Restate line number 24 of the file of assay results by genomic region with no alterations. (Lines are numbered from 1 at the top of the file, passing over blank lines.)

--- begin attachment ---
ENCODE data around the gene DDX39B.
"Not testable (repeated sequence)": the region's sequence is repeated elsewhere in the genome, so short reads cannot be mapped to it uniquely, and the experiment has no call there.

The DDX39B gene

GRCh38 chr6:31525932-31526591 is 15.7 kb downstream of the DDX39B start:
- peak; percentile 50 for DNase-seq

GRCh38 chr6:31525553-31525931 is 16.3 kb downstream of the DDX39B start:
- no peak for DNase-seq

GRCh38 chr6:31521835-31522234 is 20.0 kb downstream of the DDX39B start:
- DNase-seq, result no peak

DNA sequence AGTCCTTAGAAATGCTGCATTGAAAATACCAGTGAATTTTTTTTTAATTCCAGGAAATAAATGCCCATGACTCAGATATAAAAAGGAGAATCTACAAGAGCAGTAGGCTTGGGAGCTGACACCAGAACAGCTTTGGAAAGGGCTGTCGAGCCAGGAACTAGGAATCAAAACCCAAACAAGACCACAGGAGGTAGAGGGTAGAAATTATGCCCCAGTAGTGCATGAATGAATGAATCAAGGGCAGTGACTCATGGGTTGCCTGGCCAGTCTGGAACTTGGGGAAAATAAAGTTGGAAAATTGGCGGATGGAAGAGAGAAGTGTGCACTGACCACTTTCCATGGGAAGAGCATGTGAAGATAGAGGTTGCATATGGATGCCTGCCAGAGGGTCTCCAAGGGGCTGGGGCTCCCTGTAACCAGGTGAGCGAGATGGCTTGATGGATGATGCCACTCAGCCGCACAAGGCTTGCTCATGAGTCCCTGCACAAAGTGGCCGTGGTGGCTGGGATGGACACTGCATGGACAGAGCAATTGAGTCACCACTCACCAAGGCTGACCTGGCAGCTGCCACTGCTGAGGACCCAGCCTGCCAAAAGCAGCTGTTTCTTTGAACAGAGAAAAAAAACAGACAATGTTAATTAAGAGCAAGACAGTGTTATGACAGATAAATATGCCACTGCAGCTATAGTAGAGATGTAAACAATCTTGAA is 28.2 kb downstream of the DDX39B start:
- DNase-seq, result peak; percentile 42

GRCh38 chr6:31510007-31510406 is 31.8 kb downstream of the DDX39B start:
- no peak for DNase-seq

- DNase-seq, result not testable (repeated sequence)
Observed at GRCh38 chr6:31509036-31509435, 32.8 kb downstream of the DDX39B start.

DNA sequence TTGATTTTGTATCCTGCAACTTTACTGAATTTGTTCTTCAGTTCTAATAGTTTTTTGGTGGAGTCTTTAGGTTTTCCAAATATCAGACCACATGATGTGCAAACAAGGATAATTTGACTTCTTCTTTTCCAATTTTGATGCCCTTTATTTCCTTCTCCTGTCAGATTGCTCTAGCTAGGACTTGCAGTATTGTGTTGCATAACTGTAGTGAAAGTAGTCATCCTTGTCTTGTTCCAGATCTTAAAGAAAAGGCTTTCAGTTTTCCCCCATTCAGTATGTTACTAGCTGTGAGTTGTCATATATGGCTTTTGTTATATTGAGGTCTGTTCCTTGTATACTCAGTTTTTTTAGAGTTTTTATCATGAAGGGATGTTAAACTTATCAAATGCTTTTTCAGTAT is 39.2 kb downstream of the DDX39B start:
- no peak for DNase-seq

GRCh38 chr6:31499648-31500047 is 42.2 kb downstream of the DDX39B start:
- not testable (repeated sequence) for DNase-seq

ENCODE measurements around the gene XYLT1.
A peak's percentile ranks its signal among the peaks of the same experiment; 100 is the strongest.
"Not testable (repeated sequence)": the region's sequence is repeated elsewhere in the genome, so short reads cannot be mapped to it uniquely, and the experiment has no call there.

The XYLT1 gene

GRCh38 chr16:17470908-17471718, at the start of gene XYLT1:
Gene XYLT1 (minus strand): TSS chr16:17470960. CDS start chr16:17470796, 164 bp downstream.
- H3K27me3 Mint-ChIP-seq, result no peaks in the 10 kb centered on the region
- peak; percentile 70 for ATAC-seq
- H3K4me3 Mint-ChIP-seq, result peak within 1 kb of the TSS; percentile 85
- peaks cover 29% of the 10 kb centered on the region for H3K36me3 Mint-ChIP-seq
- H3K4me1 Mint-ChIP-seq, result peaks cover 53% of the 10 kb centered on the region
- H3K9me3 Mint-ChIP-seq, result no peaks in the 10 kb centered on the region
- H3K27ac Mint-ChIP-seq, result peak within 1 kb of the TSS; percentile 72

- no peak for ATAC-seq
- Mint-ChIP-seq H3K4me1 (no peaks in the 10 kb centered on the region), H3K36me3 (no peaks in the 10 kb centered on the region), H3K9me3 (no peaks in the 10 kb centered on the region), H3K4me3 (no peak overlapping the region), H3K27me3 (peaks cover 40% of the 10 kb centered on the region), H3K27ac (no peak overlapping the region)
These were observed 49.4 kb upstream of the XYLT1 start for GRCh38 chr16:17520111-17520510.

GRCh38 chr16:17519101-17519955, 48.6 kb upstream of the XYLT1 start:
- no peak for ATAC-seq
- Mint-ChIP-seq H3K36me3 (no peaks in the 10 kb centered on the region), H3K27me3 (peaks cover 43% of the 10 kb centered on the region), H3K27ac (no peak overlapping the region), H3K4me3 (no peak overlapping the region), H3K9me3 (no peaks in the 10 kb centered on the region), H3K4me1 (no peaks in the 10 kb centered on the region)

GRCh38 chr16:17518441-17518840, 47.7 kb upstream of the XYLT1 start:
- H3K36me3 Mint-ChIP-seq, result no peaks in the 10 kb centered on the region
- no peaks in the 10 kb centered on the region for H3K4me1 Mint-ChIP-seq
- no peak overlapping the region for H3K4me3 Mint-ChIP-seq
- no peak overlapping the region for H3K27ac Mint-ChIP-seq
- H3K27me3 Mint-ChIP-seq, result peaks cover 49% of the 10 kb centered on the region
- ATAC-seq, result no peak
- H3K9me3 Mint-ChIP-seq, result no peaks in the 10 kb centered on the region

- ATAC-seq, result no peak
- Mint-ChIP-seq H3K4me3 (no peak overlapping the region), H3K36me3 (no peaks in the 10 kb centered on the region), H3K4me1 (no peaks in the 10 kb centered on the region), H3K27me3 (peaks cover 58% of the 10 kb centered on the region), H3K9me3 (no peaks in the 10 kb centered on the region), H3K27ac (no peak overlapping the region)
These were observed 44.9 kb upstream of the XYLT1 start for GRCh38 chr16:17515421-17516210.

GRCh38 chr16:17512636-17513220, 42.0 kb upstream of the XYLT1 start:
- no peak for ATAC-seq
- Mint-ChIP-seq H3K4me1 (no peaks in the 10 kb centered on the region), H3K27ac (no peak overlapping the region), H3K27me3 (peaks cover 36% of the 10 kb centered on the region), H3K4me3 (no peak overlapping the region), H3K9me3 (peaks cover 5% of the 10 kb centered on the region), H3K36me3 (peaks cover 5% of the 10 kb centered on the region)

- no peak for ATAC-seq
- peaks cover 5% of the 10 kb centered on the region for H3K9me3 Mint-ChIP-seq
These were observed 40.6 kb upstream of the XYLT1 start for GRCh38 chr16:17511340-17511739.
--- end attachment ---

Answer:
GRCh38 chr16:17470908-17471718, at the start of gene XYLT1: